Behind-the-Scenes at New York Fashion Week with Paul Andrew

Photo Credit:  Courtesy of the Designer

Photo Credit: Courtesy of the Designer

By: Amy Vosejpka

2013. Milan, Italy. I have been invited to view Vogue Italia’s newest incubation program for emerging designers called Who Is On Next. The room is lively with every Who’s Who of fashion lightly conversing and gracefully sipping champagne shoulder-to-shoulder. The fashion newbies circling the parameter of the exhibition wait anxiously for their lives to be changed. As I make my way around the room of beautifully crafted designs, I can’t help but be particularly impressed with one young talent - a footwear designer who, with his wispy blonde hair, ocean blue eyes, and a voice so calming it sounds like a floating cloud, has more than apparent talent in his small collection of satin, sequence-encrusted magenta pumps, suede forest green and fuchsia floral open toed heels, and buttery black leather stiletto with a translucent-leopard print hybrid ankle covering. I know in my soul that he is going to be unstoppable.

Fast-forward to present-day, and I find myself stepping off the elevator onto the fifth floor of a warehouse-esq space on NYC’s westside on a bitter February day. As I excitedly wait to reunite with this designer, who has reached international acclaim in a mere 5 years, I look around the room. The same group of fashion’s elite - along with a few new faces and several Instagram stars - are hobnobbing with one another and gasping over the wearable beauty that is the Fall/Winter 2018 collection. Only this time, it is not for a dozen of nervous unknowns. It is all just for Paul.

This interview with Paul Andrew for Making It In Manhattan has been condensed and edited.

Amy Vosejpka: I cannot believe we are here with each other after all these years! Tell me about this amazing 2018 collection.

Paul Andrew: hahaha I know - it has been so long! So for this season, it all began at MoMa with this incredible Robert Motherwell painting that I must have walked passed so many times, but on this particular occasion, it really jumped at me. It was so focused on three colors - red, black, and white - so that really became the collection’s color palette. The shapes within the artwork also inspired the signature print for the season, which you see it printed on shoes throughout the collection. As I started sketching, I went to see a preview of “Call Me By Your Name” by Luca Guadagnino, and I was kinda obsessed with the movie and the 80s soundtrack in it. It made me think back to the 80s, my mom, and the shoes that she was wearing in that time, and that inspired a lot of the silhouettes - these sort of metal cap heels, spiked pumps, a lot granny booties, and kitten heels with slouch boots.

AV: I'm loving it all! Who is your go-to style icon?

PA: There are a few, but someone who I always go back to is Marlene Dietrich. She’s amazing because she could go from super feminine to super masculine. She’s strong - she was one of the first women who really embodied this women’s empowerment - and didn’t care what men thought. She was wearing men's clothes, which was so taboo in the 1920s and 30s. She also loved color, although you can’t really see it in the black and white photos, but the clothes she wore were so bright. And she would go really whimsy with things too, like feathers and rhinestones. I’m always looking back at those movies she was in for inspiration.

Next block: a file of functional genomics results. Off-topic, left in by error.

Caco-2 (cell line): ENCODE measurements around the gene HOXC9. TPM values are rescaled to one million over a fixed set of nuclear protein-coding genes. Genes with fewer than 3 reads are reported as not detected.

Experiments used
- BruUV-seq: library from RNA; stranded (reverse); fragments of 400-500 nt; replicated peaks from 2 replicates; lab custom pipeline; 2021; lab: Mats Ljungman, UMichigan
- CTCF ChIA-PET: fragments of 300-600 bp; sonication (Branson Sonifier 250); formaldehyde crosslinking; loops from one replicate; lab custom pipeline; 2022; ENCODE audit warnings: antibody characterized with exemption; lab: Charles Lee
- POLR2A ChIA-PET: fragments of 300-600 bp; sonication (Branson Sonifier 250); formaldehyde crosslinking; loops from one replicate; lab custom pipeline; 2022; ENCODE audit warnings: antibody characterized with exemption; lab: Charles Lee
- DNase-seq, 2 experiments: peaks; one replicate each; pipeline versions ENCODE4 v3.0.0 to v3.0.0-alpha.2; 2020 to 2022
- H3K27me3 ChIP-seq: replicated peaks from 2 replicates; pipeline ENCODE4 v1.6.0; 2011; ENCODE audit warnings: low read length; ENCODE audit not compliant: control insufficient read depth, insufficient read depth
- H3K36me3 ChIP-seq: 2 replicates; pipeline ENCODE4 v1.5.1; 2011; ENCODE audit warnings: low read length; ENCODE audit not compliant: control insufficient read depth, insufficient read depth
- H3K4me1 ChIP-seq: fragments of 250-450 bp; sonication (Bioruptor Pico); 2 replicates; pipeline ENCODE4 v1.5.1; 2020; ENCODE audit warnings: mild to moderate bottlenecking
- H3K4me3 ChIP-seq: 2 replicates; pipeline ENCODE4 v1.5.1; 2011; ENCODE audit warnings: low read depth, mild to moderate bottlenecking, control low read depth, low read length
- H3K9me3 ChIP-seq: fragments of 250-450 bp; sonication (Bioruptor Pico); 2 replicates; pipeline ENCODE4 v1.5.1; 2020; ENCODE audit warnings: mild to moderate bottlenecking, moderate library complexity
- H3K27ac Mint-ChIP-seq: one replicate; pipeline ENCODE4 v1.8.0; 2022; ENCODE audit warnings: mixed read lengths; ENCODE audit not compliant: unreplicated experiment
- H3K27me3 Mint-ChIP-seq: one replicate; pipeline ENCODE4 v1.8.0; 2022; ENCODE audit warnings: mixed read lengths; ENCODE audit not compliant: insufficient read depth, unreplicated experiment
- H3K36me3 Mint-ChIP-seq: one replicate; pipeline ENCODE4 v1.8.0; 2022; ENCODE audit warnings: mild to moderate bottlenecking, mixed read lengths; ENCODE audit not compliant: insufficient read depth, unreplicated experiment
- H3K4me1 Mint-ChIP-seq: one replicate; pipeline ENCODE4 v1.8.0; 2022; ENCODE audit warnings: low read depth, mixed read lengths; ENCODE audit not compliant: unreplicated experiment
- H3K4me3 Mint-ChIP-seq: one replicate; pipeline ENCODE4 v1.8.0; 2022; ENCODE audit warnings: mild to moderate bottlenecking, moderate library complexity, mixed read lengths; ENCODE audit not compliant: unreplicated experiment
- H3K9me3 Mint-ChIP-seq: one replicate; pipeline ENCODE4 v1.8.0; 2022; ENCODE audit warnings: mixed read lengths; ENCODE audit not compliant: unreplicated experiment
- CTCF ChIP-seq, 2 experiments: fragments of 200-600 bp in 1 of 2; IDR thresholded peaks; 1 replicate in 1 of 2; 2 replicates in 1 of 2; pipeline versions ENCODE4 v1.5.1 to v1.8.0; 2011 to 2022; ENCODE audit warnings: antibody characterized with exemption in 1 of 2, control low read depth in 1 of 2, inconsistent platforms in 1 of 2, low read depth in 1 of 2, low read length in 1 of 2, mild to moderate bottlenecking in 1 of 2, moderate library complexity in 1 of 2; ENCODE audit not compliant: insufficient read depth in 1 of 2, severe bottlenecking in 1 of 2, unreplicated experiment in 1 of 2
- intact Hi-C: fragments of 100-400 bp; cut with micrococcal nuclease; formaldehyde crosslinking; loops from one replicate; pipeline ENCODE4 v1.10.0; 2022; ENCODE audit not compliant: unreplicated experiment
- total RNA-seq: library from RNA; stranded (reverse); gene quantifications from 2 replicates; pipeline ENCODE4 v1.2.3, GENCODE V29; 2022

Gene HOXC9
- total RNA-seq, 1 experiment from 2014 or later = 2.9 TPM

AV: What is some advice you have for someone who is trying to break into the fashion industry?

PA: I would say that you really need to be ready. I’m a designer that worked for several other brands for over 15 years before I started my own business. I don’t know that I would’ve been as ready or had the success that I had so fast had I not had that experience. I would really urge any designer to work with other designers to learn the business. Also, you really have to have a point of view. In this day and age, there’s so much choice in product, so unless you have something to say that is so different from from anyone else in the market, the market doesn’t need another shoe designer or another bag designer. You better have a point of view.

AV: What is the Paul Andrew’s point of view?

PA: It’s about being chic, elegant and joyful. You don’t necessarily see it unless you’re in the showroom, but there’s an incredible vibrancy of color. My point of view is also about empowering women. My whole career I’ve been about adding incredible comfort and fit to my shoes, so that a women doesn’t just look good, but she feels good simultaneously. Before I started, no one was talking about comfort in shoes. Everyone was talking about how high you can make the heel and how how high the platform can be. It’s really important to me that everything that I design is extremely wearable and comfortable.

AV: Where do you see the brand going?

PA: I see that this is really just the beginning. Five years isn’t so long, and we’ve really now firmly established a stronghold in retail. We have over 130 stores in distribution around the US, and we launched men’s last year, which was a really big step. I’ve been made Creative Director of everything women’s at [Salvatore] Ferragamo so who knows! I’m really working closely and intensely on RTW (Ready-To-Wear), so it could be something eventually connected to my own brand. I don’t necessarily see it just being shoes, I could see it being other product categories.

AV: Such as branching out from footwear?

PA: Eventually. There’s absolutely no plans for that right now, but I definitely have interest in doing other things. For me, it’s about doing it at a pace that is sustainable and in line with the business.There’s no point in doing everything all at once, because there’s only so much time and attention I can spend on one thing. When I’m ready for the next project and have the time to do it, I will absolutely do it.

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